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point at which some of the axons of retinal ganglion cells cross
left nasalhemiretina and right temporal hemiretina look at whcih direction?
Order in which information is processed in visual systems?
- 1. retina then
- 2. lateral geniculate nucleus
- 3. primary visual cortex
how is perception created?
light information has to reach visual primary cortex
Hubel and wiesel recorded from 3 different regions
-retinal ganglion cells
-lateral geniculate nucleus of thalamus
-layer 4 cells of primary visual cortex
organization of visual cortex
neurons grouped in vertical columns all share same general visual area
- -appears to be important in determining WHERE?
- *damage here: prevents people from reaching out and grabbing objects
- **they may know what the object is though
- ***goes up the brain
- -appears to be important for identifying WHAT an object is
- *admage here: no problem reaching for the objects
- **cannot recognize what they are
- ***goes down the brain
Physical stimulus for vision is...
- *wavelengths will effect what color we see
- *size of the wave will effect the intensity (brightness)
physical stimuli for taste and olfaction are...
- *found in food, fluid, and air
physical stimuli for audition are...
- vibrations of air molecules
- *sound vibraitons
importance of the ear...
-for sound localization ad funneling vibrations to the sense organ
(turning vibrations into neural signals) sound waves travel down the auditory canal and...
impact on the tympanic membrane (eardrum)
3 small bones are on the other side of the tympanic membrane, whcih are?
how do the ossicles move?
movement of the tympanic membrane moves the bones
what do the ossicles provide for hearing?
Organ of corti
- -fluid-filled spiral with inner finger-like structure
- *sense organ of audition
deflection of hair cells in one direction mechanically causes...
ion channels to open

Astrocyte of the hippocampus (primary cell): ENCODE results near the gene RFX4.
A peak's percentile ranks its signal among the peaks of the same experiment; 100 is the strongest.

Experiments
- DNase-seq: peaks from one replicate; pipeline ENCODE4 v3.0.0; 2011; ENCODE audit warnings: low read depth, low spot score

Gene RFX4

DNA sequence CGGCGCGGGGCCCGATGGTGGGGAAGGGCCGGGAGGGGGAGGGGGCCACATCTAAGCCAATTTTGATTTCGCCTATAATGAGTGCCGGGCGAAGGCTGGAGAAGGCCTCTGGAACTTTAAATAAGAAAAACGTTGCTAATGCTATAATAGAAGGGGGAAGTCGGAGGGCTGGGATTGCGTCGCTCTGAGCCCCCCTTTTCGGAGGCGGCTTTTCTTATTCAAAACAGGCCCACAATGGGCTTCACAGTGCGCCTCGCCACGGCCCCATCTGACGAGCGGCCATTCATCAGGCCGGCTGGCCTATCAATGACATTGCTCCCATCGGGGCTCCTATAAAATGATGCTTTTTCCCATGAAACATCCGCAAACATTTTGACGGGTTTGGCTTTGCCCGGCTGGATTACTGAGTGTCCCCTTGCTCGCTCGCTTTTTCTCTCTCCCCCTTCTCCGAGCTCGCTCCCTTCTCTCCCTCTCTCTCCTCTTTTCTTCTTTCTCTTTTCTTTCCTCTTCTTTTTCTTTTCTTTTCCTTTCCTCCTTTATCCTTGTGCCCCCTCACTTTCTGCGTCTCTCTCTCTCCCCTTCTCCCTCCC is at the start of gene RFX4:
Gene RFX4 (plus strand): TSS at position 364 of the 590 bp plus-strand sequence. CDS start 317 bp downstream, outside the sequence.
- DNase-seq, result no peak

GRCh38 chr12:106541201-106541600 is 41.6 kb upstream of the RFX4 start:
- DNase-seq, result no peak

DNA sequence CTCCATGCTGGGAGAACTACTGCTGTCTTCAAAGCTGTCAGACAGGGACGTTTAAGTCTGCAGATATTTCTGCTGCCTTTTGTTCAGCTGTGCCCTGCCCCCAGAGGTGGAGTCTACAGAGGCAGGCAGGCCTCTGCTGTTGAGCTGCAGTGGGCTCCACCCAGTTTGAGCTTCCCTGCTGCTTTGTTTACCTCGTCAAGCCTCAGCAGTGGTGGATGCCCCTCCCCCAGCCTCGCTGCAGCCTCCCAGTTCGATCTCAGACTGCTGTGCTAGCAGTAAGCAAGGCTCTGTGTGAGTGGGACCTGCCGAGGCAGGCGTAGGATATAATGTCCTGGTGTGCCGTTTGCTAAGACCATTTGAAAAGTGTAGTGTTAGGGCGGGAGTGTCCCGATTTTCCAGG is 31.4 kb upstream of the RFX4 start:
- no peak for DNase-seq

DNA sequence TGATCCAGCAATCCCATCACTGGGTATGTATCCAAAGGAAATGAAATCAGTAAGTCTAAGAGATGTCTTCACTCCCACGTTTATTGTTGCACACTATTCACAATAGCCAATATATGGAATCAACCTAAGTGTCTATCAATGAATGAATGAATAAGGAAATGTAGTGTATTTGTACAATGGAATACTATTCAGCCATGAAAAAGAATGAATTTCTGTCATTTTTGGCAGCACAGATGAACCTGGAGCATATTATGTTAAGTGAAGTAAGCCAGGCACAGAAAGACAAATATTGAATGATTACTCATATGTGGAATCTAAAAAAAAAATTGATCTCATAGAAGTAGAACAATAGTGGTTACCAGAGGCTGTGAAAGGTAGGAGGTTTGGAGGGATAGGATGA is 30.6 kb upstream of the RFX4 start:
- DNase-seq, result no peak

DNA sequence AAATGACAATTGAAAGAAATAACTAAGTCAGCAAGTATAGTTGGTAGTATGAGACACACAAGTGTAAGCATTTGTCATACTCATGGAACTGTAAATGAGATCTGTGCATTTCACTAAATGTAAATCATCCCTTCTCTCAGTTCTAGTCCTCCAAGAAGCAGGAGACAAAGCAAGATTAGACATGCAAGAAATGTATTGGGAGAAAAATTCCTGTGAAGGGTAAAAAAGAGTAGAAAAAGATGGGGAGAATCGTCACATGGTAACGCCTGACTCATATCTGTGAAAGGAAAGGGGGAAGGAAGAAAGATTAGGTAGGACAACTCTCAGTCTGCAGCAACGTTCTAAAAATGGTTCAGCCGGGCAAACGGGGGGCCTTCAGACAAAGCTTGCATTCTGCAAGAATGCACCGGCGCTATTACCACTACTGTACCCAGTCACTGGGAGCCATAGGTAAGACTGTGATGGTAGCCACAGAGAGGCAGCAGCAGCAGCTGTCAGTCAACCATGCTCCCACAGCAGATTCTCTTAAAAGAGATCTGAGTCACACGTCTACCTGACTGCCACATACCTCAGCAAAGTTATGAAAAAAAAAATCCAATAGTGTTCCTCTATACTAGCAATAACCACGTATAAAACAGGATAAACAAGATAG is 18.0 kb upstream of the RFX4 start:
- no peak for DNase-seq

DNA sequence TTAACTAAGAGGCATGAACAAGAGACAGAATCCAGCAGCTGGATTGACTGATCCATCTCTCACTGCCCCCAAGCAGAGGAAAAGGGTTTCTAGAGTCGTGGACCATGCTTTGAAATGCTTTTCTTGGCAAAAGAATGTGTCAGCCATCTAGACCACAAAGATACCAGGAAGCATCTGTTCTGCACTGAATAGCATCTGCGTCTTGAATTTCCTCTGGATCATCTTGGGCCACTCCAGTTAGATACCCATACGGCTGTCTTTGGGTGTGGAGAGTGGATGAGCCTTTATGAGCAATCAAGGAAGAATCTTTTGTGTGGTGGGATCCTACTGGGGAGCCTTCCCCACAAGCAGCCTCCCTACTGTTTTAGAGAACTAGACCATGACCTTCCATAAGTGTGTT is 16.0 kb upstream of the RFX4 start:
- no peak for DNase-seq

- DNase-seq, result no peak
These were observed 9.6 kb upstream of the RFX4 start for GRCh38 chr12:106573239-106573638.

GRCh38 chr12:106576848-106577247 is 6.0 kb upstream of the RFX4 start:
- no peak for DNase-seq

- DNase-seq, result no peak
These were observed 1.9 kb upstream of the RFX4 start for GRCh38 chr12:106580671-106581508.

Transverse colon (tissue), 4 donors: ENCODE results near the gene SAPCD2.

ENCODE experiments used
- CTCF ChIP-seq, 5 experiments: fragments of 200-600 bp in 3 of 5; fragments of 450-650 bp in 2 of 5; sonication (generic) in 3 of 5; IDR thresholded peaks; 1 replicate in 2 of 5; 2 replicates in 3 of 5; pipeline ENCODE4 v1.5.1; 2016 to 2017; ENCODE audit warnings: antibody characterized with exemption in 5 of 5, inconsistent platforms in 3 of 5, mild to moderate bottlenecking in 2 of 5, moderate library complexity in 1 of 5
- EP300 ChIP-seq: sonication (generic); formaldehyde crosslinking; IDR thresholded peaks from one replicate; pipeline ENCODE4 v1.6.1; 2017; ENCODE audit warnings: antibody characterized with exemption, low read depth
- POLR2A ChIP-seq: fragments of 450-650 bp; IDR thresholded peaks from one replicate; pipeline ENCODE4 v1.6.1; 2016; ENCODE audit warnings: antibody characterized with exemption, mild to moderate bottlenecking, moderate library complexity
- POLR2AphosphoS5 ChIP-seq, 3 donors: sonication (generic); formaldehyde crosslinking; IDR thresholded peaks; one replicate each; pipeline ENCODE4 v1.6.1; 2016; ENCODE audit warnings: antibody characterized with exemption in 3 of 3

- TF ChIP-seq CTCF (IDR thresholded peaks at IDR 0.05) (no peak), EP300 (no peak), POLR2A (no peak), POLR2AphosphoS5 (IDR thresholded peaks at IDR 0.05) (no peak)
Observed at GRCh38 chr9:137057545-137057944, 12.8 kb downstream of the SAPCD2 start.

conversely, deflection of hair in the other direction...
prevents ion channel openings
receptors for sound are...
depolarization of a hair cell ultimately causes...
- NT released from it onto neurons and cause AP to be generated.
- *these neurons leave the ear as the auditory nerve then go to CNS
(receptive fields in cochlea) tones of different frequencies will cause...
hair cells in different parts of the cochlea to be stimulated
(receptive fields in cochlea) REGIONS of the cochlea that respond best to one tone...
can be thought of as having a receptive field for that tone
Cochlea has a tonotopic map
regions of the cochlea that respond best to one tone are neighbored by regions that respond best to a tone of a slightly different frequency
medial geniculate nucleus
region of the thalamus that processes auditory information
where are the primary and secondary cortex located?
***it is organized in columns
what prevents the ossciles from vibrating too muhc?
anteriro auditory pathway
posterior auditory pathway
- *to the right of brain
-located next to cochlea
-sense organ for the vestibular system
specific description of semi-circular canals
- sense organ
- -information related to head movements and intensity of head movements
- -important for balance
how do semi-circular canals translate head movements to neural signals? (3)
1.by the movement of the fluid in the semi-circular canals and the stimulaton of hair cells
2.infor from hair cells traveled out of auditory nerve
3. info is proceseed by brainstem and cerebellum
4.system works with visual system
-able to focus in what you are looking at regardless of movement
**balance and visual
causes of bed spins
-alcohol changes density of fluid in semi-circular canals causing to keep stimulating hair cells even when youre not moving
-mostly exaggertaed at night becaus ebrain cannotuse visual processes to let you know worls is still